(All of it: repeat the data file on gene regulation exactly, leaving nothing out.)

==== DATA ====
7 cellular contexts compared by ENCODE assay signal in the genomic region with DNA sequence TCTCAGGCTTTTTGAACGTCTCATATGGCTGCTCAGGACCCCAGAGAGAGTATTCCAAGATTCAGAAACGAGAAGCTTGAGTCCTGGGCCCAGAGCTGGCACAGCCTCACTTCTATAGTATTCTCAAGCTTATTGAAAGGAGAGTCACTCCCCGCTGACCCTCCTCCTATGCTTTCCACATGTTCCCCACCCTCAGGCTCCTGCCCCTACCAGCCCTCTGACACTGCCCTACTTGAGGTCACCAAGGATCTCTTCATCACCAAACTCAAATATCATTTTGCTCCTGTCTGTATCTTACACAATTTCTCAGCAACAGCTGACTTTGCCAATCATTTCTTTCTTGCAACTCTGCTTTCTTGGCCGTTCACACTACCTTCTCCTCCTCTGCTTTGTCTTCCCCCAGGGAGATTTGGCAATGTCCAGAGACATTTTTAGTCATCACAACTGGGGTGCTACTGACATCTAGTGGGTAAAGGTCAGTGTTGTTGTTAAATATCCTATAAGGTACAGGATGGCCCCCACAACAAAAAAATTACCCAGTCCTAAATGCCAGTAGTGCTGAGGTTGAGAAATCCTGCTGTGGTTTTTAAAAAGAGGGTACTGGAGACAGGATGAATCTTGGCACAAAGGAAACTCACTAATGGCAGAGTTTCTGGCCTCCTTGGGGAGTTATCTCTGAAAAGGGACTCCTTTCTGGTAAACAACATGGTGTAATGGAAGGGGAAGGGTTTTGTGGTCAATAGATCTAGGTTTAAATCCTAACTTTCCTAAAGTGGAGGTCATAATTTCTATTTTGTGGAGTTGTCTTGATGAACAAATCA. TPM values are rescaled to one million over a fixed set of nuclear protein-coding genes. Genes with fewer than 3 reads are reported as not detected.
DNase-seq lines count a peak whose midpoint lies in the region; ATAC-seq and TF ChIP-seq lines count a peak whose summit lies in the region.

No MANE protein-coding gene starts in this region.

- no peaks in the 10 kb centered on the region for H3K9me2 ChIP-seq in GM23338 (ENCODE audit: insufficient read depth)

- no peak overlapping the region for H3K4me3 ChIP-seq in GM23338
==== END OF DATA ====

7 cellular contexts compared by ENCODE assay signal in the genomic region with DNA sequence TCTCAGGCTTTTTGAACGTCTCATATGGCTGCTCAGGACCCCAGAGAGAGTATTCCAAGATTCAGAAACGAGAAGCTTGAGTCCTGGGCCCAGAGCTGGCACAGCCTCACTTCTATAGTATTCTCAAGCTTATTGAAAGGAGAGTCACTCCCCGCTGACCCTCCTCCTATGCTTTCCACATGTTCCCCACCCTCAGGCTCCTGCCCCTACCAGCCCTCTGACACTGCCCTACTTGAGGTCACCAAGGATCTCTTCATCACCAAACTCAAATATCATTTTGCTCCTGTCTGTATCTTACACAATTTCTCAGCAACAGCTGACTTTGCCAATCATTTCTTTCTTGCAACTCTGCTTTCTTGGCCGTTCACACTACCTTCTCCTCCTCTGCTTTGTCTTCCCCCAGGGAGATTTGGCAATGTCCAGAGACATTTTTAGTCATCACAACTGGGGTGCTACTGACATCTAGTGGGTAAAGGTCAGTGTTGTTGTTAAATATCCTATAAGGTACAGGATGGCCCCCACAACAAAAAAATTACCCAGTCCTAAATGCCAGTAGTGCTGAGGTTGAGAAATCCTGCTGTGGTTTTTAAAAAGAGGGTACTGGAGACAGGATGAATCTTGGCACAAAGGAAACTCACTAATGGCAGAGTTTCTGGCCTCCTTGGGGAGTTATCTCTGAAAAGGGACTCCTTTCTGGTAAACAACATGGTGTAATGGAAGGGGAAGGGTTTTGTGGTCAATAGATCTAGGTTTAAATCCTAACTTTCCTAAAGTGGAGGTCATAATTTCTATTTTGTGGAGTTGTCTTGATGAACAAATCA. TPM values are rescaled to one million over a fixed set of nuclear protein-coding genes. Genes with fewer than 3 reads are reported as not detected.
DNase-seq lines count a peak whose midpoint lies in the region; ATAC-seq and TF ChIP-seq lines count a peak whose summit lies in the region.

No MANE protein-coding gene starts in this region.

- no peaks in the 10 kb centered on the region for H3K9me2 ChIP-seq in GM23338 (ENCODE audit: insufficient read depth)

- no peak overlapping the region for H3K4me3 ChIP-seq in GM23338